Nancy Burson

Nancy Burson is cited on page 20 of the course notes as being an innovator in the field of digital imaging. In the 1970s she collaborated with Massachusetts Institute of Technology engineers Richard Carling and David Kramlich to produce a computer programme that had the ability to age the human face, that is, digitally render an image of a person that showed how they were predicted to look many years after a photograph was taken. This technique was later used by the FBI to locate missing persons.

Early composites:

This composite brought together images of world leaders in 1982 in a ratio weighted to the number of nuclear warheads each country had – Reagan 55%, Brezhnev 45%, Thatcher less than 1%, Mitterand less than 1%, Deng less than 1%.

Burson explored notions of beauty with two composites which combined the faces of female film stars from the 1950s and 1980s. The concept behind this idea was to explore the notion that different looks are favoured at different eras and debunk the idea that there is such a thing is ideal beauty, although, there are conventions such as whiteness, symmetry and full lips.

First Beauty Composite: Bette Davis, Audrey Hepburn, Grace Kelly, Sophia Loren, Marilyn Monroe (1982)

Second Beauty Composite: Jane Fonda, Jacqueline Bisset, Diane Keaton, Brooke Shields, Meryl Steep (1982)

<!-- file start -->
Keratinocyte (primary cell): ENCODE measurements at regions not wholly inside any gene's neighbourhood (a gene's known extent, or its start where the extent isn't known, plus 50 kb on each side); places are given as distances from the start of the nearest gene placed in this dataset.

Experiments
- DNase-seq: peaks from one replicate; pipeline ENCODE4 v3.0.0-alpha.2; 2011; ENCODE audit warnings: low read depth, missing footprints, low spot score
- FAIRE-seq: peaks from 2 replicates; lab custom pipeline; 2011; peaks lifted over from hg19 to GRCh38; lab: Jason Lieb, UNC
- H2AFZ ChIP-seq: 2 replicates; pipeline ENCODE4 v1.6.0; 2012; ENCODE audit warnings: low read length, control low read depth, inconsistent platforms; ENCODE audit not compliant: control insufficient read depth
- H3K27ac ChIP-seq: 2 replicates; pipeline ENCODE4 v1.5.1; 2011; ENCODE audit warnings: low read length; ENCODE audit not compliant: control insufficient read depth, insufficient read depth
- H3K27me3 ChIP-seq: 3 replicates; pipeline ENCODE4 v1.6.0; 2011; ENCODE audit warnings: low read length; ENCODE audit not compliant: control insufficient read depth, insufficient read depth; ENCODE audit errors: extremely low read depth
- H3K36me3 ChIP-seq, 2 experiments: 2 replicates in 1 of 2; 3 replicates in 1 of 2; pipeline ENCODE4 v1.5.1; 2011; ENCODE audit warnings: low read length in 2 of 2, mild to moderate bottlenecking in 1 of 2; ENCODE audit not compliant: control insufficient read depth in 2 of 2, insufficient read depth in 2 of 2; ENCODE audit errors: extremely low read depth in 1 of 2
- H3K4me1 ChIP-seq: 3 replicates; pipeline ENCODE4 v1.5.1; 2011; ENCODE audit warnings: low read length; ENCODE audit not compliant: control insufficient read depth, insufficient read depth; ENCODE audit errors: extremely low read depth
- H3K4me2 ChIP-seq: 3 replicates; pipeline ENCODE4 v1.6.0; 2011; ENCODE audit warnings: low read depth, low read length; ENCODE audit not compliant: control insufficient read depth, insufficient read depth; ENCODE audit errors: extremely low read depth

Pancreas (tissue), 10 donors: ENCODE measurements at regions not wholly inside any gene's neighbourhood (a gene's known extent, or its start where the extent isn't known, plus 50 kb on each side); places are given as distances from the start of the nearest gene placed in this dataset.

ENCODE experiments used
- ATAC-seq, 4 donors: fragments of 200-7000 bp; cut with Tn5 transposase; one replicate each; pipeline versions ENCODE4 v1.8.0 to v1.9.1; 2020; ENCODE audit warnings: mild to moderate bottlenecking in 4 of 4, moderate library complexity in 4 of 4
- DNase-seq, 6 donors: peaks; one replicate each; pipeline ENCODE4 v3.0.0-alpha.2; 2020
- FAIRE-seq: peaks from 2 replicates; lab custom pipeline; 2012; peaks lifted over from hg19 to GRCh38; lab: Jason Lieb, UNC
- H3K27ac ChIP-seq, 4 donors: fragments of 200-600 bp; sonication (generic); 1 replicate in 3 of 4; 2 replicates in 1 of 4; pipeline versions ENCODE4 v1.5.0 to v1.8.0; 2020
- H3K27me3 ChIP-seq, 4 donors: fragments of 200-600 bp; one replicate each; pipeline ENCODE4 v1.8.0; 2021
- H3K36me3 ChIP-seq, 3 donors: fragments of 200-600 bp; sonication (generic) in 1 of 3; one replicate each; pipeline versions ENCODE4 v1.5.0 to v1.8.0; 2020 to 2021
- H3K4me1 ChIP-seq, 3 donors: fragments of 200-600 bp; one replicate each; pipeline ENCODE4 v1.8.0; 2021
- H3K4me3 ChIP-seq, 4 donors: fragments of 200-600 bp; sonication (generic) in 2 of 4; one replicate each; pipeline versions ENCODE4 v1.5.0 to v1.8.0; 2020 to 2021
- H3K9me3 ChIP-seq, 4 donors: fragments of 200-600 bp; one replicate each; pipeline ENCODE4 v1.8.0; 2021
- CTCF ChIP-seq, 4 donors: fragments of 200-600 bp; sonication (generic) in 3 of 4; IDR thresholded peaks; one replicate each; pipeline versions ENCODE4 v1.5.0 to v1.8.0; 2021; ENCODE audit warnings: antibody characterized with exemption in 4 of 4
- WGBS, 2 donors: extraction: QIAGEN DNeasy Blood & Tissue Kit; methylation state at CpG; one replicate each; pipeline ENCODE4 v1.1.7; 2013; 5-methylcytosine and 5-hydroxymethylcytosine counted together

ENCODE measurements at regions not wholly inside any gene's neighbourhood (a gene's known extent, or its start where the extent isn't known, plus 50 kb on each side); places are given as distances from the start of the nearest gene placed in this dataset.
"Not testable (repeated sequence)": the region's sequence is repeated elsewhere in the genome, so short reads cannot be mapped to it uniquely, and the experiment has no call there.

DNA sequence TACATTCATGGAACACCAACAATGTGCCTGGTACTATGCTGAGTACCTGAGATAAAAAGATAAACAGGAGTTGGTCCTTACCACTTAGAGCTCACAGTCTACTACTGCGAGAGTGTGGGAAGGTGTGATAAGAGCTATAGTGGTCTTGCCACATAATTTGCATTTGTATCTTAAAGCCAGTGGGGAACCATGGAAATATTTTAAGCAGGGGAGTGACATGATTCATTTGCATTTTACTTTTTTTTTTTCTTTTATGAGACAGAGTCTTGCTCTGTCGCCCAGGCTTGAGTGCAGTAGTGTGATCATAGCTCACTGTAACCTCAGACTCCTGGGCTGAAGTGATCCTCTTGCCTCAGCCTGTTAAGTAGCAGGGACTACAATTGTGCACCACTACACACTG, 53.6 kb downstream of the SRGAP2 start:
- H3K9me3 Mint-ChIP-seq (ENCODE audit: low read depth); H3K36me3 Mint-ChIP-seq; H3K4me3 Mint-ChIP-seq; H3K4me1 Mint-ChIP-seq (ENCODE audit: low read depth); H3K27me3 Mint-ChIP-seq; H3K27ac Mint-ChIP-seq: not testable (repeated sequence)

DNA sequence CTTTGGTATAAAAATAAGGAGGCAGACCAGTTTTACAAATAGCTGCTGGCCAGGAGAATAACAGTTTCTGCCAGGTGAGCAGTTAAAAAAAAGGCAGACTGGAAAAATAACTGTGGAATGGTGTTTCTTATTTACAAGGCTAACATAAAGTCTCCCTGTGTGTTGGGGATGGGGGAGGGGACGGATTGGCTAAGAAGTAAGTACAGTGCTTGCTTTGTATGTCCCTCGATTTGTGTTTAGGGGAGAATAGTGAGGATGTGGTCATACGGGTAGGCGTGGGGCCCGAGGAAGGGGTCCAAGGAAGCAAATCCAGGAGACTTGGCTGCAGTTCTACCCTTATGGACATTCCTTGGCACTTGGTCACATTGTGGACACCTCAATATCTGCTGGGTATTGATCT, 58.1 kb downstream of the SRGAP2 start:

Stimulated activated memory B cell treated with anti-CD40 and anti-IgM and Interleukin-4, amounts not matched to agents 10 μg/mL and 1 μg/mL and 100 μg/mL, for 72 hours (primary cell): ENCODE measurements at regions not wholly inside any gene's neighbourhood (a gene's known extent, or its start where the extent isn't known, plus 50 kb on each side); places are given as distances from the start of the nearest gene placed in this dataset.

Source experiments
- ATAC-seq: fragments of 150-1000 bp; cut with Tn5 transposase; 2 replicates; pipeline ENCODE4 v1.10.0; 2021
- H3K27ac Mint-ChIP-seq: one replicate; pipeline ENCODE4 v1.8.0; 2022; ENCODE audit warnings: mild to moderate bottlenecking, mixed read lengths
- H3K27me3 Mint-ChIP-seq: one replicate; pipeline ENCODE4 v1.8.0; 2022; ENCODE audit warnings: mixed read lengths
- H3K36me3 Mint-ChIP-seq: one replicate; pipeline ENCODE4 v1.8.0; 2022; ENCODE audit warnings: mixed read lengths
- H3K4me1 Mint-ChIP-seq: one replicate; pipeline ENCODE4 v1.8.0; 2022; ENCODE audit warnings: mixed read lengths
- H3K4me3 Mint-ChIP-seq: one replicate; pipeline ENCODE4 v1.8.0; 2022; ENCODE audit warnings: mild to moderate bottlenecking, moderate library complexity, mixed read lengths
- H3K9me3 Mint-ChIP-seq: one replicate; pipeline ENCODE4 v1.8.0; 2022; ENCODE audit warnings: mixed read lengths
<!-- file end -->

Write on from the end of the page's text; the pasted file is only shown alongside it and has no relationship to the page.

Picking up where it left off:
A series which focuses on portraits of people with facial abnormalities and shows them in intimate and everyday settings rather than an institutional setting or clinical style – an approach which emphasises normalcy.

Human Race Machine (2000):

Burson - There's no gene for race.jpg
There’s No Gene For Race (2000) – Billboard located in New York sponsored by Creative Time

Initially launched as an exhibit at the London Millennium Dome in 2000, The Human Race Machine allowed viewers to see what they would look like as a different race. For this project Burson wanted to explore race as a socially constructed rather than genetic concept and aimed to focus on sameness rather than difference.

Trump Images (2015-16):

To mark the summit between Presidents Trump and Putin, Burson was commissioned to make a composite image of the two men for Time magazine – something that had added resonance given the scandal about Russian interference in the US Presidential elections. Similarly, Burson made a composite of Trump and Kim Jong-Un – titled Warhead 2017. Much has been made of the distinctive appearance of both men and Burson seems to revel in making a composite of the two which accentuates the odd physicality of both men.

Further thoughts – 16th January 2020: